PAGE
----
1. Please take 30 seconds to register your free account to remove most ads, post topics, make friends, earn reward points at our store, and more!  

Ever feel like a toolbag emailing clubs?

Discussion in 'Band Management [BG]' started by zachoff, Oct 8, 2010.

  1. Just emailed 3 clubs around town to book my band. Sucks because I know all of them are reading it (or not) and saying "the f*%k?!.." because in every email I say "We're all older guys with school age kids and day jobs and can't play weekday shows...", but it's true. We just can't. We could technically play Tuesday shows because it's our normal practice night, but we'd get maybe 3 people to show up. Yup, our following is just not that awesome yet. Anyone else have a similar dilemma? What has worked for you?
  2. I don't put in the negatives. IMO don't put in "can't do this, won't do that"; deal with it when an actual gig is offered. There's a chance the gig will be a Friday or Saturday anyway.

    Again, IMO, there's nothing wrong with telling a venue "Sorry; we're not available that night". Imply (or just outright lie) that it's 'coz you have a gig.
  3. somegeezer


    Oct 1, 2009
    Rather than say you CAN'T play weekdays, say you CAN play weekends.
  4. JMGiraffe

    JMGiraffe Supporting Member

    Feb 6, 2001
    I agree completely with phatbass. Tell them what you can do instead of building the case against yourself. What kind of music is it? Covers or originals?
  5. bluewine

    bluewine Inactive

    Sep 4, 2008
    They do not need to know that you are middle aged.They will find that out on their own.

    They also don't need to know anything about your kids or any other family members.
  6. Bassdirty

    Bassdirty Supporting Member

    Jul 23, 2010


    Just curious, ..if you have families, and day jobs...wouldn't weekends be better than weeknights?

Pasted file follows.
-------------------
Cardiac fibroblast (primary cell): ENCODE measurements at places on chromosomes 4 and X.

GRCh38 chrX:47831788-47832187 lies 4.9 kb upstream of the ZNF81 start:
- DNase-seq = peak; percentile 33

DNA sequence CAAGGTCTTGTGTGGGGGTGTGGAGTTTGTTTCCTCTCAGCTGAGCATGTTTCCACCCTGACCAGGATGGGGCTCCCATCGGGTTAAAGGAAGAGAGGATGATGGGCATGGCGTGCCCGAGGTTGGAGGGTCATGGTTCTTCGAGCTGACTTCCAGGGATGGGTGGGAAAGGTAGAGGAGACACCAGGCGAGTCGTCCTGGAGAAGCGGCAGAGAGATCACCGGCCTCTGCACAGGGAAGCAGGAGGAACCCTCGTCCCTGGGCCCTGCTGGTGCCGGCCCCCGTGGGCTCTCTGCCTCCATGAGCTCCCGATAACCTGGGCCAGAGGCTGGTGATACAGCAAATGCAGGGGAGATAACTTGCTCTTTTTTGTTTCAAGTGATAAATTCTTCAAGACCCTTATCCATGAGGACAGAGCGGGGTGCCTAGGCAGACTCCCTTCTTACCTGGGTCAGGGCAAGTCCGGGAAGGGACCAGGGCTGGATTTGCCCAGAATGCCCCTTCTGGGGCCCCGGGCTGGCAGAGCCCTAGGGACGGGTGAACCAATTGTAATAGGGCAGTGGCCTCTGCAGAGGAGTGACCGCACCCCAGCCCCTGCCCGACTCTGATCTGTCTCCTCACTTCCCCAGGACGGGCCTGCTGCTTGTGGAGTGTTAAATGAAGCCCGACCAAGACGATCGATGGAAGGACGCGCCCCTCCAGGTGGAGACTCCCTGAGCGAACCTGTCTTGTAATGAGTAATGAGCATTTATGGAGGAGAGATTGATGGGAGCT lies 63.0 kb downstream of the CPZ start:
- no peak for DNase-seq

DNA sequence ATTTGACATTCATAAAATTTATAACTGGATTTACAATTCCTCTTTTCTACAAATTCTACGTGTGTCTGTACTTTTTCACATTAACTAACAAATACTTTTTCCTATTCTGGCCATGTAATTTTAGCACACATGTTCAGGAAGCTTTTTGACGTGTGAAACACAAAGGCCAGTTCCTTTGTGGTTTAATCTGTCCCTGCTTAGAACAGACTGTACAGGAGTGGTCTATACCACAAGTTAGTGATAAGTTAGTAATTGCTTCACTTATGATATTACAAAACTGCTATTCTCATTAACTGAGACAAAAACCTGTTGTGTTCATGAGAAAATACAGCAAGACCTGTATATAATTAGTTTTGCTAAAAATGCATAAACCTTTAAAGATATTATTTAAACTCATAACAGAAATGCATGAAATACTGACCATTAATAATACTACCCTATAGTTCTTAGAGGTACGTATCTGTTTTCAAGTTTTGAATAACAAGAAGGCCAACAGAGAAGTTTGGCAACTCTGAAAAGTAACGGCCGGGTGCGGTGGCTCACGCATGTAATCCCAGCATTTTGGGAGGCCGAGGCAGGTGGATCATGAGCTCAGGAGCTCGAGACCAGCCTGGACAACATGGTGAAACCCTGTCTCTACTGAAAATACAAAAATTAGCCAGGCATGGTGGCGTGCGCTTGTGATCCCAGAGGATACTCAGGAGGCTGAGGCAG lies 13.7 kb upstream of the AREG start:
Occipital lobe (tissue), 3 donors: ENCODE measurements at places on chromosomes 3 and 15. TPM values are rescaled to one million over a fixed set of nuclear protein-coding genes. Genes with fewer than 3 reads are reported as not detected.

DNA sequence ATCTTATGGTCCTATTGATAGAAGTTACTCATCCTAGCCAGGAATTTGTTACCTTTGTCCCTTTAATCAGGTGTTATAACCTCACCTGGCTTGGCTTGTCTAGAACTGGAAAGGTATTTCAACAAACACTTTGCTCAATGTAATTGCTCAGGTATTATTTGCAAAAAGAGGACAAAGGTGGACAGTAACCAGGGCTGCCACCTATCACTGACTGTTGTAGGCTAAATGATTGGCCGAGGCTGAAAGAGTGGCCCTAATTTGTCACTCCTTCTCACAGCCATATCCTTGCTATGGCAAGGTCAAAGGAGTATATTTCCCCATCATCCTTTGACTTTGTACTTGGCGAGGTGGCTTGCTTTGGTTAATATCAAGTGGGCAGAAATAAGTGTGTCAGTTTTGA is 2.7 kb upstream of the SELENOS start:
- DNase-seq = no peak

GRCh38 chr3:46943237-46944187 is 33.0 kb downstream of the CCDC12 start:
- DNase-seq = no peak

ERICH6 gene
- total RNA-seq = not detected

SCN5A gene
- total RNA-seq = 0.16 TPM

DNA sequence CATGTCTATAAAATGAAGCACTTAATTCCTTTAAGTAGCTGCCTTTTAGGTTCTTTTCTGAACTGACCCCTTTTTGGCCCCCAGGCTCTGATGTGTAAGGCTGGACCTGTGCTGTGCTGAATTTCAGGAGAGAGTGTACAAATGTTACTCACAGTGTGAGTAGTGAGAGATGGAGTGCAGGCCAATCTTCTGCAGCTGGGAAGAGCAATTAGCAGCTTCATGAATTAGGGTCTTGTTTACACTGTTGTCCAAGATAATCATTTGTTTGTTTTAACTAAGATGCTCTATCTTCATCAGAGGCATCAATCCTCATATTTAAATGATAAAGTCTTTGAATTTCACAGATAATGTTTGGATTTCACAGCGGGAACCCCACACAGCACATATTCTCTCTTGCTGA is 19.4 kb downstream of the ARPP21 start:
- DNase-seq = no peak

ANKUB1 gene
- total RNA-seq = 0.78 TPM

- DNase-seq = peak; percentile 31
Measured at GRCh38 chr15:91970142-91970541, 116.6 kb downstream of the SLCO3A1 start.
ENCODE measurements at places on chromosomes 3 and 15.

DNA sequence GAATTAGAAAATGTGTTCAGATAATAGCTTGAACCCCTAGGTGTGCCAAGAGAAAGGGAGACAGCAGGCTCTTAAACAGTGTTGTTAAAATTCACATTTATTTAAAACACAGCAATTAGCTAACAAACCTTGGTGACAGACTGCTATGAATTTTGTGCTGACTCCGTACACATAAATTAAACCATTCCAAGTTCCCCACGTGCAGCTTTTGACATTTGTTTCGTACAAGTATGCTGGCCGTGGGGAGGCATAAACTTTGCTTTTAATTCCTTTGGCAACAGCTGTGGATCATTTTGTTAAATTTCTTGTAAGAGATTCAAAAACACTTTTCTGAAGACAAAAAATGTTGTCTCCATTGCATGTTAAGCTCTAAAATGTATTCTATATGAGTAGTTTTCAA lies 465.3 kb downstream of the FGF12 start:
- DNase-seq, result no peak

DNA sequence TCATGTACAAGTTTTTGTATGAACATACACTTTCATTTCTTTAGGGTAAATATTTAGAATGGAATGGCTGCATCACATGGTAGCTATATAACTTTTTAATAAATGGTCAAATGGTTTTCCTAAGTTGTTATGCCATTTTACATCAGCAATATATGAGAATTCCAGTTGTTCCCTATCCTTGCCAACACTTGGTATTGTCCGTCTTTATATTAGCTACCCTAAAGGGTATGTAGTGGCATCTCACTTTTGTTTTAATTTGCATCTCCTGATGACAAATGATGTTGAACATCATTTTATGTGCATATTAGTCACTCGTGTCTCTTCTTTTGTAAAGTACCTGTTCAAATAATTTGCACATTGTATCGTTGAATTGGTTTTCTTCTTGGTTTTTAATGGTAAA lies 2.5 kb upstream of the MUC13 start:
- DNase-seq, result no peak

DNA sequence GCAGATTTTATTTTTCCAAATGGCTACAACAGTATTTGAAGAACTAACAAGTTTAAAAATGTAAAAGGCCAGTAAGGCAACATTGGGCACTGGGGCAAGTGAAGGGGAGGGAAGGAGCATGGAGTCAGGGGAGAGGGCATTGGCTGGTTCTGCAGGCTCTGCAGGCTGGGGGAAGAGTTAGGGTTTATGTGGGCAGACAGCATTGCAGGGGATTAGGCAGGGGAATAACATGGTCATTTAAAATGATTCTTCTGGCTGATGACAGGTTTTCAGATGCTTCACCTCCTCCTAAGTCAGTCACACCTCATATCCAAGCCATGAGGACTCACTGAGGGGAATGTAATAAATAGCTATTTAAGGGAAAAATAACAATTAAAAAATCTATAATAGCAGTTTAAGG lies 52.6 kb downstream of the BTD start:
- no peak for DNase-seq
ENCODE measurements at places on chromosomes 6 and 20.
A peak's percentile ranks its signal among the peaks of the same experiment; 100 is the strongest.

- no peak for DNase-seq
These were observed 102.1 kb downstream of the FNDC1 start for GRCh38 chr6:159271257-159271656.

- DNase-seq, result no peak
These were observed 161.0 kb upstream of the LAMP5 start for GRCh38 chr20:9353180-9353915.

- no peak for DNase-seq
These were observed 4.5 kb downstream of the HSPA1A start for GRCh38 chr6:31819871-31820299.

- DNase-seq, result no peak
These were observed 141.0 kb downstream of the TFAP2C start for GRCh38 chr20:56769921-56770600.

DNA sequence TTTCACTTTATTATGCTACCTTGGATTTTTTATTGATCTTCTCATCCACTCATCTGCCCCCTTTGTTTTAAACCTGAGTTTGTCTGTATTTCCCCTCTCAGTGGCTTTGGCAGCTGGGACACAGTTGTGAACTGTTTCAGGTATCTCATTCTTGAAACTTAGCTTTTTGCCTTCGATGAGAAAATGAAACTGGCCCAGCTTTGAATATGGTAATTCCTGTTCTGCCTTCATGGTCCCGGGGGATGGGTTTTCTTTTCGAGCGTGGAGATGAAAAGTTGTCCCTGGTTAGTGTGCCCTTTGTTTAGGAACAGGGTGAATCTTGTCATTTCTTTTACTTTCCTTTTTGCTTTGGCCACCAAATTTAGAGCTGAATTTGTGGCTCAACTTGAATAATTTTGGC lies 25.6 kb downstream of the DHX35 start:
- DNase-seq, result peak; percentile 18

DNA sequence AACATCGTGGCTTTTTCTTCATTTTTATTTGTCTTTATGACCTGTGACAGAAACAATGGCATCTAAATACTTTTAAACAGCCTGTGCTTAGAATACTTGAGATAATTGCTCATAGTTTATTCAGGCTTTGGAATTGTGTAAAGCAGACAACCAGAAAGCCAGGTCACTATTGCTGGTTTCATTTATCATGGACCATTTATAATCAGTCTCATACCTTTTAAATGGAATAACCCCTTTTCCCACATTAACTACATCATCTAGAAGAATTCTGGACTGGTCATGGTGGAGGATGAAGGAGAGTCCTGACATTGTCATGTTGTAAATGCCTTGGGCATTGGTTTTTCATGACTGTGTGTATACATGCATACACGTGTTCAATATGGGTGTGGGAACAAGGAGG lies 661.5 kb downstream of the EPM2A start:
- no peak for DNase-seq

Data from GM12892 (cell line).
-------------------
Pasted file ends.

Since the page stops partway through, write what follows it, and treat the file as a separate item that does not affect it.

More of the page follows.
Just asking is all.

    I have a real job, and a family (with kids).And I play on weekends(sometimes 2 nites in a row...which sucks horribly)
    I have done weeknite gigs..and those are the rough ones...gettin home at 3am tryin to be to work at 7.

    anyway...carry on.
  7. nobodysfool


    Apr 22, 2010
    Shelby, OH
    Tell them what you CAN do, and leave out the "middle-aged" bit. Most gigs are on Friday or Saturday night anyway. Telling them what you can't do or how old you are, just gives them reasons to ignore you. Who cares how old you are? If you can still do it, there's no issue. Look at the Stones. McCartney. How many bands are middle-aged, and still kickin' it? TONS of 'em! In my band, we're all in our mid to late 50's, and we still rock, and rock HARD. In our area, the young guys come to see us to pick up ideas, and see how it's done. Even the ones who initially look at us as a bunch of old geezers, change their mind when we start playing.

    What you can do trumps whatever limitations you have. Get your foot in the door, and show 'em what you can do. If they like it. They'll book you back. If they don't, you still got a gig out of it, and got paid (hopefully).

  8. MNAirHead

    MNAirHead Supporting Member

    Sounds like you may need to read your email out loud to someone who is skeptical..

    Any negativity will get you deleted.
  9. My experience isn't too deep with this--I just started getting involved in the past several weeks (drummer was handling it all and was feeling dumped on), but everything I've been told and seen says that emailing alone is only going to get you so far.

    Here was the sequence with one

    1. Called - (Initial contact) Found out the owner's name, that he's the person who does the booking (no agency) and got his email address

    2. Emailed - No Response

    3. Went in - He wasn't there. I talked to an assistant manager. Left a business card and found out when the owner would be in.

    4. Went in - He had gone to the bank.

    5. Called - Left a message - no reply

    6. Called - He answered the phone (if he hadn't, chances are I would have had to leave a message) and set up a time to see him the following week.

    7. Went in - We talked. I left behind a flyer I had made up. He said they were booked for 2 months, but he'd check us out and I should call back in a couple of weeks.

    8. Went in - I decided to go in instead of calling. He said they were now booked up even further, so I should call him at the beginning of November to talk about a date in January.

    9. Emailed - Yesterday I decided to send him an email link to a review that had been done of our band on this local e-news site. I said in the email that it was a quick read and I just wanted to stay on his radar screen.

    He emailed me back with a date in February - Done

    With this, email alone would have yielded nothing, but it was integral in the end.
  10. 251


    Oct 6, 2006